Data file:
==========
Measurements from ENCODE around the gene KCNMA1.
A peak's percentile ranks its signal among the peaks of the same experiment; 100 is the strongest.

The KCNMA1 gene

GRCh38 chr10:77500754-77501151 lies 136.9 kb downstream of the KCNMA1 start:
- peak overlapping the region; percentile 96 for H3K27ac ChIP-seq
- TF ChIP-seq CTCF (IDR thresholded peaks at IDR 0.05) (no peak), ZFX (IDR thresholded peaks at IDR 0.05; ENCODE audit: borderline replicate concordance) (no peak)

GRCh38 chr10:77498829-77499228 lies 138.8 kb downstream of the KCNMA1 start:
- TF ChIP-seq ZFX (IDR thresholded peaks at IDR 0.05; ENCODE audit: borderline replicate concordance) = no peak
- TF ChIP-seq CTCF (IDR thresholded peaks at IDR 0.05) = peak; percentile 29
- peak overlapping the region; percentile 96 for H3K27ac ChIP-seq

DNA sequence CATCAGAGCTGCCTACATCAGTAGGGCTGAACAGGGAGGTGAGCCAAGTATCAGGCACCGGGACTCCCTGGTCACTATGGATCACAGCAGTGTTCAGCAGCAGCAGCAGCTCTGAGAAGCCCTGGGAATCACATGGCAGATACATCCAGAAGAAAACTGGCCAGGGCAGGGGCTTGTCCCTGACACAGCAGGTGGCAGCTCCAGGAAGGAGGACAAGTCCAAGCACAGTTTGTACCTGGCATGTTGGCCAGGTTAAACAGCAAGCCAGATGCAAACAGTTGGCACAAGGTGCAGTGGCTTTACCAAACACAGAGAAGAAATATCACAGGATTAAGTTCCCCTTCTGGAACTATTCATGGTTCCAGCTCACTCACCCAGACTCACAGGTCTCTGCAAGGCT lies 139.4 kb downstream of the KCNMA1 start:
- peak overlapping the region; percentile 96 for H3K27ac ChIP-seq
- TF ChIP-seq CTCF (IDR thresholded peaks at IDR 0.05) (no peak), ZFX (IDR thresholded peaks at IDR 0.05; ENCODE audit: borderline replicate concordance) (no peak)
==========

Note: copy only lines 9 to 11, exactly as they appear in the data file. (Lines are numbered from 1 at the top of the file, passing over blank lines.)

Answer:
- TF ChIP-seq CTCF (IDR thresholded peaks at IDR 0.05) = peak; percentile 29
- peak overlapping the region; percentile 96 for H3K27ac ChIP-seq

DNA sequence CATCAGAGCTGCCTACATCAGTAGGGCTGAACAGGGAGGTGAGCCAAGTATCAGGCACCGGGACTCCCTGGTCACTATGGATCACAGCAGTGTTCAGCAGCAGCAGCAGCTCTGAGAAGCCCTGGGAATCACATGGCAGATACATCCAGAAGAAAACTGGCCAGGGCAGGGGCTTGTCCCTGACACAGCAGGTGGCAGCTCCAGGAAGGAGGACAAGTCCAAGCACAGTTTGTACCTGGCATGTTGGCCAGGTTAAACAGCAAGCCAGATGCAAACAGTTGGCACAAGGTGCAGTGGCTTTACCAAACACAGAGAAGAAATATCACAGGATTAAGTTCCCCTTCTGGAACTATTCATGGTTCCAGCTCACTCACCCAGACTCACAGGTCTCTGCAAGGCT lies 139.4 kb downstream of the KCNMA1 start: